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Myanmar junta declares 'no-go zones' at monasteries

Myanmar's military rulers declare no-go zones around five key Buddhist monasteries to quash anti-government demonstrations.

world Updated: Sep 28, 2007 19:57 IST

Myanmar's military rulers declared no-go zones around five key Buddhist monasteries to quash anti-government demonstrations led by monks, after two days of violent crackdown on the protests killed 10 people, diplomats said on Friday.

A Japanese journalist was among the nine people killed on Thursday when security forces opened fire on groups of protesters in the streets of Myanmar's biggest city, Yangon, and one person shot and killed on Wednesday.

Hundreds of people have been arrested since the junta began cracking down on demonstrators by tens of thousands of monks and activists, which represent the stiffest challenge to the country's military rulers in two decades.

The protests began on August 19 over a fuel price hike, then expanded dramatically when monks came out in support of the protests.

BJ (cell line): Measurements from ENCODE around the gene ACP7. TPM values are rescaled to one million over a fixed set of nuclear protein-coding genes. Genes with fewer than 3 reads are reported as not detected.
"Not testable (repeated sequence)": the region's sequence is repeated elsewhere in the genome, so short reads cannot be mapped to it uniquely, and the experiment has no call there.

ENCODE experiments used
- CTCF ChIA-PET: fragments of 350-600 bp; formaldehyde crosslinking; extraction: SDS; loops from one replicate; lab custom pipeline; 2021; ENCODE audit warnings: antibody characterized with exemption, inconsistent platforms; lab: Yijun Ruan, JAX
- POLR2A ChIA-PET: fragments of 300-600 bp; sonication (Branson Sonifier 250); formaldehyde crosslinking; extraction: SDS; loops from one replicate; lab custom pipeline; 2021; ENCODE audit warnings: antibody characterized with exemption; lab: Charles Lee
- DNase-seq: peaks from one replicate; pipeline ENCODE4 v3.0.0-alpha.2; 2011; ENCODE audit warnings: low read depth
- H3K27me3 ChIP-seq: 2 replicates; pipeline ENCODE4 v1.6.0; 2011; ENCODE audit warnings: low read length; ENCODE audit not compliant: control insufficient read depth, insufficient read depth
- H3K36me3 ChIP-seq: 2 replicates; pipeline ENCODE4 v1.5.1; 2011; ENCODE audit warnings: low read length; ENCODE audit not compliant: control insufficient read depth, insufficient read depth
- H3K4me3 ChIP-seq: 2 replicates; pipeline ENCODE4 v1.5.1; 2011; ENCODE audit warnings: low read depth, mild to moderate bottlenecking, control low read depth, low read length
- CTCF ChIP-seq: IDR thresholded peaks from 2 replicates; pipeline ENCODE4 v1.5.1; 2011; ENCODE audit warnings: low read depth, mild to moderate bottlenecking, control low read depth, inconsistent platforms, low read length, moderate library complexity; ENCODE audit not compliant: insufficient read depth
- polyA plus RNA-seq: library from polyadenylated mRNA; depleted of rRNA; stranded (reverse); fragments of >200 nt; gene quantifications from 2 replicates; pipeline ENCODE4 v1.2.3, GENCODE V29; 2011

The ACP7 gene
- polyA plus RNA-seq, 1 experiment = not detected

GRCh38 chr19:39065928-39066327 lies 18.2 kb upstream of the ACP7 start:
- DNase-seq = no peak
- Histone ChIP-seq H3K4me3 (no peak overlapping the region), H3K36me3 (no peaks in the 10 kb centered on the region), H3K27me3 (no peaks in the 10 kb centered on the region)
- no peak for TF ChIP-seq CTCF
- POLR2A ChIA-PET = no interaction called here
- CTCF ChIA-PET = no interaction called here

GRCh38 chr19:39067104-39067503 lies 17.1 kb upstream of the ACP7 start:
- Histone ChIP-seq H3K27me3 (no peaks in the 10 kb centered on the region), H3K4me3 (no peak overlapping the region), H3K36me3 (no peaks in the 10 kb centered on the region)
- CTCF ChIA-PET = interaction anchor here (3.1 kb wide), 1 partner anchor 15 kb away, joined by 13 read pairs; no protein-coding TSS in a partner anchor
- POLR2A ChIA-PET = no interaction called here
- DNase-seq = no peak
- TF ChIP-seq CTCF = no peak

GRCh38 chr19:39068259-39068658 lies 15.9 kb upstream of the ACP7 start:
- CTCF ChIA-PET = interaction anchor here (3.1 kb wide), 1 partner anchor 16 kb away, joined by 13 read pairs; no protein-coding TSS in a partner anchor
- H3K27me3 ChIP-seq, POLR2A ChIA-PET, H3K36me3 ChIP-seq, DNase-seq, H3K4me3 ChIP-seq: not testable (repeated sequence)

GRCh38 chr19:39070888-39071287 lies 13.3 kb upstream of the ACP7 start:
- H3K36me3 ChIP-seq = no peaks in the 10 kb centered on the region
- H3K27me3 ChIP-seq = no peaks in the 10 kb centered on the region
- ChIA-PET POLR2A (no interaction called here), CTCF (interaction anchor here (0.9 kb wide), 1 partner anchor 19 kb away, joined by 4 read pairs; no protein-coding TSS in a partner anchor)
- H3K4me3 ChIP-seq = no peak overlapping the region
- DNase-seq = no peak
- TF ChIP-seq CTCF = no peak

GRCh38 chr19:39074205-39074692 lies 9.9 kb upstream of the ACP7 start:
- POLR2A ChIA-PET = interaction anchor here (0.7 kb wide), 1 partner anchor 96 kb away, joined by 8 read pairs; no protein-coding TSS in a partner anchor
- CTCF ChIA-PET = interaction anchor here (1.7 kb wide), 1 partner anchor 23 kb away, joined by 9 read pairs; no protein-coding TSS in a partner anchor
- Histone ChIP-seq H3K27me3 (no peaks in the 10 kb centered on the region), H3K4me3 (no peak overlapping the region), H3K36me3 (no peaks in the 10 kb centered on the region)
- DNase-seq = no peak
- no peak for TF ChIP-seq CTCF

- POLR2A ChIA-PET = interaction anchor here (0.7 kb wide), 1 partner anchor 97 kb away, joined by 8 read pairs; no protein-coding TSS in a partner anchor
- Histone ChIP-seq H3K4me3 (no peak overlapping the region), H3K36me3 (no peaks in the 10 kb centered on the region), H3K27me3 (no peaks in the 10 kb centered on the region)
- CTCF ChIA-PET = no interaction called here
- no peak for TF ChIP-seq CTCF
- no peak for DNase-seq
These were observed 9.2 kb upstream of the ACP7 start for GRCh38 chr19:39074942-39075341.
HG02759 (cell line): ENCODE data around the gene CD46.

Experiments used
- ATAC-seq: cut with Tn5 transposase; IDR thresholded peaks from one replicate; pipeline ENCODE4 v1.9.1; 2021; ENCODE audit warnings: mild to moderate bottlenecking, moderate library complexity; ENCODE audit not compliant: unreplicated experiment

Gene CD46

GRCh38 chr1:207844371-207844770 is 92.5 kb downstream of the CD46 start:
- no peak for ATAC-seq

Authorities called in Southeast Asian diplomats on Thursday to inform them of the "danger zones" around five Buddhist shrines, including the key protest sites at the Shwedagon and Sule pagodas in Yangon, one of the diplomats said, speaking on condition of anonymity because of embassy rules.

On Thursday, truckloads of troops in riot gear raided Buddhist monasteries on the outskirts of Yangon, beating and arresting dozens of monks, witnesses and Western diplomats said.

"I really hate the government. They arrest the monks while they are sleeping," said a 30-year-old service worker who witnessed the confrontations from his workplace. "These monks have not done anything except meditating and praying and helping people.

First Published: Sep 28, 2007 12:15 IST